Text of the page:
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Hospital Cuts MRI Wait Time From 28 Days To 3

December 28, 2010
Written by: , Filed in: Pediatric Radiology
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Akron Children’s Hospital in Akron, Ohio, has borrowed some strategies from the manufacturing world and reduced the average wait time for an MRI exam from 28 days to no more than 3 days.

The hospital has been so successful in improving overall efficiency that it’s one of six worldwide finalists for the International Quality & Productivity Center‘s Best Process Improvement Under 90 Days award. The winner will be announced next month.

Two years ago, Akron Children’s Hospital adopted a business-improvement methodology called Lean Six Sigma, a blend of the lean-production concept derived from Toyota’s production system and the Six Sigma strategy developed by Motorola in 1986. Lean production focuses on speed, and Six Sigma focuses on quality.

Lean Six Sigma includes four main goals: delight the customer by delivering higher-quality service more quickly; improve processes by eliminating anything unacceptable to the customer and streamlining work flows; use teamwork and share ideas; and base all decisions on data and facts.

A hospital’s customers are its patients (and, in the case of Children’s Hospital, their parents). “If you have a child who needs an MRI, you don’t want to wait around for four weeks,” said Mark Watson, president of Akron Children’s Regional Network. Watson was quoted in an Akron Beacon Journal article by medical writer Cheryl Powell.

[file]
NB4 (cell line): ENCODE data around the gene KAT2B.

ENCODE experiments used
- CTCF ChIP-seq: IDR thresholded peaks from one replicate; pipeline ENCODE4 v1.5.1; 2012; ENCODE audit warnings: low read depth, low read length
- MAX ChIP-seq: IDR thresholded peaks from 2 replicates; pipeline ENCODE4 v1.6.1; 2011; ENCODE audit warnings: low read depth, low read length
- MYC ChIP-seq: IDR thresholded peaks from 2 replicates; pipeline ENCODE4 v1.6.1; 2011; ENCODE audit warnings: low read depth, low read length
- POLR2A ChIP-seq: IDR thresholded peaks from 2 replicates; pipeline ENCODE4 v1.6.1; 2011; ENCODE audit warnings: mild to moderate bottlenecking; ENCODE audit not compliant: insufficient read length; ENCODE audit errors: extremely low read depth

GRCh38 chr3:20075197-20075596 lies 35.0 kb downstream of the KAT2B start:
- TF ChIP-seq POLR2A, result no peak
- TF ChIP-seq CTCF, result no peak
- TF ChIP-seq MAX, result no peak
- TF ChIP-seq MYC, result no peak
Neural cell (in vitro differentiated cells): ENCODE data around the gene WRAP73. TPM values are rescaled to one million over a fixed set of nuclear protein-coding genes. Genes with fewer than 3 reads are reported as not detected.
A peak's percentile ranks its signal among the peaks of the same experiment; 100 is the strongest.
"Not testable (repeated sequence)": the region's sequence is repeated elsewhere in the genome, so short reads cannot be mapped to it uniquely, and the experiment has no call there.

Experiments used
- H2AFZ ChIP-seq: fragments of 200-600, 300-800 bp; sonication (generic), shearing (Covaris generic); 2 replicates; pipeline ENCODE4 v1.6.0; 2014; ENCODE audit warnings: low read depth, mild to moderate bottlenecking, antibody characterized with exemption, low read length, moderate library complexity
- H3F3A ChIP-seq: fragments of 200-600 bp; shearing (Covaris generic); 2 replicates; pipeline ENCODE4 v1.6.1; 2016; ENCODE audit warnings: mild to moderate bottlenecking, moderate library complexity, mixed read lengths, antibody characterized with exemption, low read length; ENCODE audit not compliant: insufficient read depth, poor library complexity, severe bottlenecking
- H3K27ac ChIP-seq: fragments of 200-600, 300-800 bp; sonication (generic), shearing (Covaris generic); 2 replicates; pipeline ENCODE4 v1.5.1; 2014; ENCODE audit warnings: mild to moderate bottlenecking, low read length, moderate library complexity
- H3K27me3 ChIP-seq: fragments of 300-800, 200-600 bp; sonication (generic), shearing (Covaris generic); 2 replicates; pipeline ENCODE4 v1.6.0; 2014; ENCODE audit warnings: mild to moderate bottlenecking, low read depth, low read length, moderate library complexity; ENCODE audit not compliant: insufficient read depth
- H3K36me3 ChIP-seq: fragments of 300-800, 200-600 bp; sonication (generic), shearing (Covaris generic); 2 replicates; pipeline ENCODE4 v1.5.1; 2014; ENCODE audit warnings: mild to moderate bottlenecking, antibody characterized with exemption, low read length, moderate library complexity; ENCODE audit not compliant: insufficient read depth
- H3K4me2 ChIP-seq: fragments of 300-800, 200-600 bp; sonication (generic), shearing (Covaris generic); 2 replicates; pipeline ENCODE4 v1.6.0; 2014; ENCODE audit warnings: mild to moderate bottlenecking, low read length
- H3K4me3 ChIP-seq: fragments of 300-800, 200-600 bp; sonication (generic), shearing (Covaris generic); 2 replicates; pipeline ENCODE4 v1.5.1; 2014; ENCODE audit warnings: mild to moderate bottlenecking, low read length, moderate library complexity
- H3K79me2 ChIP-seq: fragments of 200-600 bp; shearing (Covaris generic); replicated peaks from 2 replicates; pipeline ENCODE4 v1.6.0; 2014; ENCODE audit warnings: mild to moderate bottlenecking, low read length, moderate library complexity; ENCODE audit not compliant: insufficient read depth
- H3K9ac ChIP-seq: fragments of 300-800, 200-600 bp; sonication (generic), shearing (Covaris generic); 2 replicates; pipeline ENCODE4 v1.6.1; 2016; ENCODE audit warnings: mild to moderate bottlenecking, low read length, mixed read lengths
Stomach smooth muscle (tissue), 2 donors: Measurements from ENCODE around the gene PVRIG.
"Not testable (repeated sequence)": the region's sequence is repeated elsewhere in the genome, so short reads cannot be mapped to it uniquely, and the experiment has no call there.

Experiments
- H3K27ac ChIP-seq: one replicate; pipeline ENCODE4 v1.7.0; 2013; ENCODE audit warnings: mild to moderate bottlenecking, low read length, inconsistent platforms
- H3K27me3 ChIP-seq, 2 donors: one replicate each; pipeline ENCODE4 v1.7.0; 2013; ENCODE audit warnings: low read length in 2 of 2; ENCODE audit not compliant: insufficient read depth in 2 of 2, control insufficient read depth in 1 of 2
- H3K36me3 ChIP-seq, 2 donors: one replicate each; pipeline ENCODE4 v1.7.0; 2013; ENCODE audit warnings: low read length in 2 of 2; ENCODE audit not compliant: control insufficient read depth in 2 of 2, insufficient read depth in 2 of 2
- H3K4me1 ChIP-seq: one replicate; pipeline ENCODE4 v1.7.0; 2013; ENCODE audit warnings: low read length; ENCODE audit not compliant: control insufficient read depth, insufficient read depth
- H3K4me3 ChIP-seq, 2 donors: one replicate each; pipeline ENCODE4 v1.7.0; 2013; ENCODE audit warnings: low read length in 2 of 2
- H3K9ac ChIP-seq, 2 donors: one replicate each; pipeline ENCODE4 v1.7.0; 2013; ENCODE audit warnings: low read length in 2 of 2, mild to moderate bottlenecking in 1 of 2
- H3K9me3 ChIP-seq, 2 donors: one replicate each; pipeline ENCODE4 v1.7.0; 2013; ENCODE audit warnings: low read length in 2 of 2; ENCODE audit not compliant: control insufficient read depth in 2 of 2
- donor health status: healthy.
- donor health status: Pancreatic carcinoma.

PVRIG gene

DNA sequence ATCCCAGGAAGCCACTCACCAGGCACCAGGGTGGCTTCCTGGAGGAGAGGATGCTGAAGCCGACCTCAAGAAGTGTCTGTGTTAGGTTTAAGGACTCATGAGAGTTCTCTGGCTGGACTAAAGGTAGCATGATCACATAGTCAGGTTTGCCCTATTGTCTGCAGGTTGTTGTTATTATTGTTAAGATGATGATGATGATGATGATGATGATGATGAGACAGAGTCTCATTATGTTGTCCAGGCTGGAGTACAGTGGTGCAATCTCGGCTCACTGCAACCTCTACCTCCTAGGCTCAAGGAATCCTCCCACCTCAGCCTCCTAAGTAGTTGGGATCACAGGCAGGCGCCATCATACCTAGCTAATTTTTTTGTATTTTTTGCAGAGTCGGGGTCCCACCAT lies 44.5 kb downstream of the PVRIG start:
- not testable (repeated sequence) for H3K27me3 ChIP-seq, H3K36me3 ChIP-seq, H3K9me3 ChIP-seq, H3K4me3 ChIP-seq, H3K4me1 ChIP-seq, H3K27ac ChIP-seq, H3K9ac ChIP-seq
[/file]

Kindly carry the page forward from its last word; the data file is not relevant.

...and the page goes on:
An employee team spent a week examining the hospital’s radiology department. It determined that the hospital should obtain MRI authorization from the patient’s insurance company much earlier in the process. It also suggested ways of improving coordination between the radiology staff and physicians who provide sedation services for many of the MRI patients.

As a result of those and other ideas, Watson said, the hospital now provides more than 112 MRI exams a week, compared with 84 before the project started. That has meant an additional $1.7 million in gross reimbursements for the hospital.

Overall, Watson said, the hospital has saved an estimated $9.8 million in the past two years as a result of Lean Six Sigma-related changes. It has spent about $248,000 for Lean Six Sigma training.

Those are the kinds of numbers that make both patients and hospital administrators happy.

Related seminar: National Diagnostic Imaging Symposiumâ„¢


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